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Flights By Joe Brancatelli


On-the-Road Intelligence to Help You Travel Smarter: Frontier Airlines has changed its same-day flight change policy. Travelers who wish to change flights on the same day now can switch to any available seat for $75. No fare difference will be charged. … Sixteen months after it first announced in-flight Internet, Virgin America this week got a plane with Internet access in the skies. The price is $9.95-$12.95 a flight, depending on travel time. … The Star Alliance has opened a lounge in Terminal 1 of Paris/CDG Airport. … Southwest Airlines got bankruptcy-court approval to buy the 14 slots that ATA Airlines once used at New York/LaGuardia Airport. It means Southwest will be able to fly to a New York City airport for the first time in its history. … The Transportation Security Administration has opened its self-select security lanes at Norfolk Airport. It’s the 50th airport in the country with "black diamond" lines for frequent fliers and separate lanes for families and casual travelers.


So Much for That Airline-Capacity Crisis: Remember the "experts" who predicted a calamitous rise in airfares after Labor Day when the Big Six slashed their flights and seating capacity? Never happened, because demand for air travel is actually falling faster than the airlines can cut their capacity.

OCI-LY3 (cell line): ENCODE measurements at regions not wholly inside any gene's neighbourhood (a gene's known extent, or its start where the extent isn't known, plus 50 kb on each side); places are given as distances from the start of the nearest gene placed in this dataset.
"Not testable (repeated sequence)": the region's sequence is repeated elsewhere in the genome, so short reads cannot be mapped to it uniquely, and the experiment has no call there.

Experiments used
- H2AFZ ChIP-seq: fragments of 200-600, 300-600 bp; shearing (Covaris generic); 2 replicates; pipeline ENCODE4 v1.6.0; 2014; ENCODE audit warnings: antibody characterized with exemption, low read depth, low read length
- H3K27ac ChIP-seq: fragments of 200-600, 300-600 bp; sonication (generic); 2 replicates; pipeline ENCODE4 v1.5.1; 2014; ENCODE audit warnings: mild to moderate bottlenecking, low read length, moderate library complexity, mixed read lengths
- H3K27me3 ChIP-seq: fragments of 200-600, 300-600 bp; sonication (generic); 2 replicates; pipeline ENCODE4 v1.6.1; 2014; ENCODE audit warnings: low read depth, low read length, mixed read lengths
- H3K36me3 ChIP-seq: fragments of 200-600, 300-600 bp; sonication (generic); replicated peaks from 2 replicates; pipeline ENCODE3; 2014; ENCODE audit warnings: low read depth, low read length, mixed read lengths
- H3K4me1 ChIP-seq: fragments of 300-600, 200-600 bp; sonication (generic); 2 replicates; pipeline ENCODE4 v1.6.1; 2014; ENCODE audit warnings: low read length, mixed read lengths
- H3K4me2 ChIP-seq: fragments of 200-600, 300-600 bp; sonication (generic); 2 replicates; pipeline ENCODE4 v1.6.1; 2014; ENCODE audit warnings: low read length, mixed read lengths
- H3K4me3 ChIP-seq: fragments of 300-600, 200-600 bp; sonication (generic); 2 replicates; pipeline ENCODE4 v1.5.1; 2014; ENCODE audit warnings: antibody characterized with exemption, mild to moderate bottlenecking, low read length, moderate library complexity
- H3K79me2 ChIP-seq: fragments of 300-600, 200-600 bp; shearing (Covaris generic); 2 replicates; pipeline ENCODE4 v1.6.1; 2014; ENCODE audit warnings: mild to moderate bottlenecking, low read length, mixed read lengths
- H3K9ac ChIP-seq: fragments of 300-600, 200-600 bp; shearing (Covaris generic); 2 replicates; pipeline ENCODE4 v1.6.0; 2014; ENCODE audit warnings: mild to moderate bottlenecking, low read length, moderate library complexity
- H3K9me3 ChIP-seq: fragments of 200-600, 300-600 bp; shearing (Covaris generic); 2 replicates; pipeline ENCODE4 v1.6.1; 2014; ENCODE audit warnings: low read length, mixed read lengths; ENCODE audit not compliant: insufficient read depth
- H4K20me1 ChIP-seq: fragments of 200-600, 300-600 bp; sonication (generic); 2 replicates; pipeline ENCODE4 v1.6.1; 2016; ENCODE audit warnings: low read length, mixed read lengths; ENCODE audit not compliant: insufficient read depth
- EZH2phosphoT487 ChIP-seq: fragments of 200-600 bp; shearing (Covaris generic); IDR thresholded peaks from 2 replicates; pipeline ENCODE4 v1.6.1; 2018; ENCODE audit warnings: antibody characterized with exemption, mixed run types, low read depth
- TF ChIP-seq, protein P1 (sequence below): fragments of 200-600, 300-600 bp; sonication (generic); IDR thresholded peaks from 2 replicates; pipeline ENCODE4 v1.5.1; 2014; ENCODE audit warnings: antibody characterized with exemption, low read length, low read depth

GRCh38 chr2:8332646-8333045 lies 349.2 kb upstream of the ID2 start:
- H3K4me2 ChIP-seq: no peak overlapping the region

• At American Airlines, available seat miles (ASMs) last month dropped by more than 9 percent compared to November, 2007. Yet American’s load factor, the number of seats filled with paying customers, still declined by 4.6 points. A similar situation occurred at its American Eagle commuter subsidiary: Year-over-year seat capacity in November plummeted by 15.9 percent, but the load factor dropped 4.8 points.
  • Meanwhile, United reported that its November ASMs fell by 14.2 percent, but its load factor declined by 2.7 points.
  • At Continental, the seat-capacity decline was a more modest 7.3 percent, but its load factor still fell by 2.8 points.
  • US Airways cut 6.1 percent of its seats in November and its load factor fell by seven-tenths of a point.
  • The November load factor at Northwest and its regional carriers dropped 1.2 points even though they slashed seating capacity by 4.7 percent.
  • Only Delta and its commuter airlines managed to eke out a higher November load factor: It rose by a meager three-tenths of a percent on 5.3 percent fewer seats.

What’s it all mean to you? The likelihood of fare sales in 2009, as airlines try to figure out how to fill seats.

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Joe Brancatelli is editor and publisher of, a non-commercial Web site for business travelers. Copyright 2008 by Joe Brancatelli. Licensed by contract for Orbitz use.

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